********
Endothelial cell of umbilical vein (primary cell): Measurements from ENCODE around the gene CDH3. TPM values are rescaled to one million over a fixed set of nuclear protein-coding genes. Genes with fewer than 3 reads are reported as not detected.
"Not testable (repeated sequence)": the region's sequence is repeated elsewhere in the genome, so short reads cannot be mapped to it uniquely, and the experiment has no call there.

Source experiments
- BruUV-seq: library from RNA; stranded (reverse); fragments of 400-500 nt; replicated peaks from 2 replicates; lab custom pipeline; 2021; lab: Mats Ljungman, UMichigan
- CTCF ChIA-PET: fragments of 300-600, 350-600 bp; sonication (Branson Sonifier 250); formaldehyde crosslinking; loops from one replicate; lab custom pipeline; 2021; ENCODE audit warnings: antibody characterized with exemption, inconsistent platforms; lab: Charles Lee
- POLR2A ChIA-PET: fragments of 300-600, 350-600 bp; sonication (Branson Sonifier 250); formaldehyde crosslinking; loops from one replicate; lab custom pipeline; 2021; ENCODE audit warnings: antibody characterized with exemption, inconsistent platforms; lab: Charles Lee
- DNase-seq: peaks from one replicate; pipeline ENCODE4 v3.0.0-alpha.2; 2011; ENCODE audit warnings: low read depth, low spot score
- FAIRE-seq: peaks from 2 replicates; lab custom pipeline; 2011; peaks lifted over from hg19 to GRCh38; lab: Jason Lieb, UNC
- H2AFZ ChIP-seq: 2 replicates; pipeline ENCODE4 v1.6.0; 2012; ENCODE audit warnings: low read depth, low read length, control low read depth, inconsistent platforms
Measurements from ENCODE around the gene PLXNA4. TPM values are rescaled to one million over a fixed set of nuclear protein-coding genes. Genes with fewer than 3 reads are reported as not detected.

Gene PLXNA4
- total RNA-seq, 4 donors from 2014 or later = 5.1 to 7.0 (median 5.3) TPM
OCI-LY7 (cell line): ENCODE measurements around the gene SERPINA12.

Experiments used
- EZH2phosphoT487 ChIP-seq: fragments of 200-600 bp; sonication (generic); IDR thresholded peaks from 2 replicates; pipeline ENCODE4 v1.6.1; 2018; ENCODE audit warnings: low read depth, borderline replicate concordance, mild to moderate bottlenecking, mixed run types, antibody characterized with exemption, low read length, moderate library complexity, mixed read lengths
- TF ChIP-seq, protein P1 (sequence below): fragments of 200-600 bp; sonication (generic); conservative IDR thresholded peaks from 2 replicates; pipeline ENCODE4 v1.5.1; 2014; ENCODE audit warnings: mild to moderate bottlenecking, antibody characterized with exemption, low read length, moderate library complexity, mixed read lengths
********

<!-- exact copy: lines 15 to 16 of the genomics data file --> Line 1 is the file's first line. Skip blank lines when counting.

- EZH2phosphoT487 ChIP-seq: fragments of 200-600 bp; sonication (generic); IDR thresholded peaks from 2 replicates; pipeline ENCODE4 v1.6.1; 2018; ENCODE audit warnings: low read depth, borderline replicate concordance, mild to moderate bottlenecking, mixed run types, antibody characterized with exemption, low read length, moderate library complexity, mixed read lengths
- TF ChIP-seq, protein P1 (sequence below): fragments of 200-600 bp; sonication (generic); conservative IDR thresholded peaks from 2 replicates; pipeline ENCODE4 v1.5.1; 2014; ENCODE audit warnings: mild to moderate bottlenecking, antibody characterized with exemption, low read length, moderate library complexity, mixed read lengths